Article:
The Federal Circuit found clear error in the district court’s failure to consider or make any findings regarding “evidence showing objective indicia of non-obviousness.” The court emphasized that “[t]hese objective guideposts are powerful tools for courts faced with the difficult task of avoiding subconscious reliance on hindsight.”
These objective criteria help inoculate the obviousness analysis against hindsight. The objective indicia “guard against slipping into use of hindsight and to resist the temptation to read into the prior art the teachings of the invention in issue. . . . This built-in protection can help to place a scientific advance in the proper temporal and technical perspective when tested years later for obviousness against charges of making only a minor incremental improvement. “That which may be made clear and thus ‘obvious’ to a court, with the invention fully diagrammed and aided by experts in the field, may have been a break-through of substantial dimension when first unveiled.”
These objective criteria thus help turn back the clock and place the claims in the context that led to their invention. Technical advance, like much of human endeavor, often occurs through incremental steps toward greater goals. These marginal advances in retrospect may seem deceptively simple, particularly when retracing the path already blazed by the inventor. For these reasons, this court requires consideration of these objective indicia because they “provide objective evidence of how the patented device is viewed in the marketplace, by those directly interested in the product.” . . . Obviousness requires a court to walk a tight-rope blindfolded (to avoid hindsight) — an enterprise best pursued with the safety net of objective evidence.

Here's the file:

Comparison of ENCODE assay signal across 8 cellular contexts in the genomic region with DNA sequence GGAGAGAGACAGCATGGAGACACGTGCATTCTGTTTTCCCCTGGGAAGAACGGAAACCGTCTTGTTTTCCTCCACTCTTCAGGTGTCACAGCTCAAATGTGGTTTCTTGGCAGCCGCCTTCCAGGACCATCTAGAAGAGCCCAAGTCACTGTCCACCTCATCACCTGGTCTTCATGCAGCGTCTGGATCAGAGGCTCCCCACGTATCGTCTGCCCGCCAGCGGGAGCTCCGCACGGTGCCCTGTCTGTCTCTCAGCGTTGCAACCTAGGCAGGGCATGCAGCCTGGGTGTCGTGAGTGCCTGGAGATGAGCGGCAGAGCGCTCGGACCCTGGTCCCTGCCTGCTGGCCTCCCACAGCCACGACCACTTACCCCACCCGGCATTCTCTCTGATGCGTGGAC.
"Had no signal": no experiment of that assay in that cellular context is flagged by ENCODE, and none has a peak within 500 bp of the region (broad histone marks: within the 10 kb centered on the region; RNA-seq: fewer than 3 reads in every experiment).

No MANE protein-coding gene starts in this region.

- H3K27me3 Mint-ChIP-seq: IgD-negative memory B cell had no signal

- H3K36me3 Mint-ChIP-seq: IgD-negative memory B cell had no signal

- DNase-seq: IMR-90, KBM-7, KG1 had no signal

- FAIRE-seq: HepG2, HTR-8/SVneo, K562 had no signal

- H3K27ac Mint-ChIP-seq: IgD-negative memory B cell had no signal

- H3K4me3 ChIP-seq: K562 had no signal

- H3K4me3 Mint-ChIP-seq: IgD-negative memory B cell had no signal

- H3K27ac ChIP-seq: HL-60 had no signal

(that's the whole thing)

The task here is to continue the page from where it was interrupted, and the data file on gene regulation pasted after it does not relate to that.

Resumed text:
The Federal Circuit noted that the patentee had “presented considerable record evidence on objective indicia, including unexpected results, expert skepticism, copying, commercial success, praise by others (even from the accused infringer PCM), failure by others, and long-felt need.” Nevertheless, the district court “[i]nexplicably” and “erroneously stated, ‘Plaintiffs do not appear to offer any objective evidence of nonobviousness.’”
In view of all these errors, the Federal Circuit vacated the district court’s summary judgment of obviousness. (The Federal Circuit affirmed the summary judgment of non-infringement.)
Creating A Strong Factual Record
This Federal Circuit decision highlights the importance of creating a strong factual record to support patentability. The level of skill in the art, the basic knowledge/common sense of the ordinary skilled artisan, and the problems recognized in the prior art are all factual issues that could be supported with objective evidence. Moreover, the Federal Circuit’s emphasis on the value of objective evidence of any secondary indicia of non-obviousness should be taken into consideration when deciding how to build or defend a case of non-obviousness. Here, it looks like the patent holder presented a strong case, but the district court did not give the evidence due consideration. The Federal Circuit makes clear that district courts have an “obligation” to fully weigh all objective evidence, so patent holders could do well to marshall such evidence to bolster their patents.